How it Plays

Dragonbane’s reasonably light rule set keeps things moving quickly. Players will make choices about their characters’ appearance, personality, and background either on their own or with the help of provided random tables. For those new to TTRPG’s, this game gives an easy to learn system without very much dice changing and straightforward mechanics. The base game lacks the depth that some veteran players will be searching for but it does have enough to be able to straddle the fence for a mixed group of experience. Combat is swift and deadly. Advancement does not gift Hit Points except by taking the appropriate Heroic Ability, so player characters will always be in danger from an unlucky hit. Monsters and NPC’s are simple to run without lengthy stat blocks. The designers streamlined Dragonbane very well so that games should run smoothly while allowing for a good amount of freedom.

Troll from Dragonbane

The Adventure Book

The Adventure Book contains most of the available setting information for the starting area “The Misty Vale.” You will find encounter tables, town and NPC descriptions, and events within. Except for the showdown adventure, the other ten adventures can be played in whatever order the player(s) wish depending on location etc. Groups should complete the adventures in around two sessions although lengths vary a little. The adventures in the book also effectively convey the feel and atmosphere that the designers intended for the game and setting.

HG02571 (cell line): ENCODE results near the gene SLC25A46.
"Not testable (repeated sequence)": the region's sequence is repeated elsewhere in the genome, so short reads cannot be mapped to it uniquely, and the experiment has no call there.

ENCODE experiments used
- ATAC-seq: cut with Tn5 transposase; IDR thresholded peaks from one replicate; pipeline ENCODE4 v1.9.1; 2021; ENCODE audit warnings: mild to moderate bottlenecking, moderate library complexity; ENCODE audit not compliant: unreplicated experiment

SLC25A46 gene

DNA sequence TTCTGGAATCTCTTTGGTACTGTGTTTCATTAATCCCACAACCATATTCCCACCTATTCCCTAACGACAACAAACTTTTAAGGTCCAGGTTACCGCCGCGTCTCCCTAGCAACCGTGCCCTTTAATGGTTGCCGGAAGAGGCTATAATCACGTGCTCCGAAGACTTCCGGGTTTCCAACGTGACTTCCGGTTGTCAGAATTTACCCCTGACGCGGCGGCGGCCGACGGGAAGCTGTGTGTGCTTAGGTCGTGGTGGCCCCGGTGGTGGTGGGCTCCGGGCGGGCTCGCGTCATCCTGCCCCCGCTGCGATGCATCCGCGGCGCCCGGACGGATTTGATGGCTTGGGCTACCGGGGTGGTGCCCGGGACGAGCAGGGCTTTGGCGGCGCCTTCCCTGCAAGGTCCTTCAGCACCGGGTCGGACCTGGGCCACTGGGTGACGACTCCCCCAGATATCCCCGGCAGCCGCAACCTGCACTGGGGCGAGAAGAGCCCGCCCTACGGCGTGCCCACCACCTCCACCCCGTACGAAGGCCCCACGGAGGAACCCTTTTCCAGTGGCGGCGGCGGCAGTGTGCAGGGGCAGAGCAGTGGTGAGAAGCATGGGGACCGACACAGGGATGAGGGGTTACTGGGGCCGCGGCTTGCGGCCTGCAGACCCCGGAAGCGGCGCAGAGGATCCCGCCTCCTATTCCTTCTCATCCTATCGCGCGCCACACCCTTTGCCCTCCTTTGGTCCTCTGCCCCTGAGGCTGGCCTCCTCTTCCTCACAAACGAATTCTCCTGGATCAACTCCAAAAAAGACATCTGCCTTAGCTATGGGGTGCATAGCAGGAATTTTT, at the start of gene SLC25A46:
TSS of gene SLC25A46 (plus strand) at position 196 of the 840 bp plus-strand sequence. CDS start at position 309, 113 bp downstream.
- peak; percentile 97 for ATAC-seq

Solo Play

Free League hired Shawn Tomkin, the creator of Ironsworn, to create the solo rules and campaign for Dragonbane. Mr. Tomkin did a great job, creating rules that are concise and will give a good introduction to new solo players. Since Dragonbane and its challenges usually accommodate group play, the solo rules provide a couple of new, solo exclusive Heroic Abilities as well as allowing for an additional Heroic Ability for lone characters. The rule set includes an oracle for any questions that would normally be asked of the game master. The Inspiration Table presents ready spark words to inspire descriptions of everything from scene and mission types to NPC motivations. Mr. Tomkin also included a location in the Misty Vale built principally for solo play that features exploration tables and missions that will use those tables to generate unique adventures each time. Eventually, the solo player will want to branch out and explore other areas as well as perhaps adding some new tables for new experiences. However, this supplement will definitely get you started.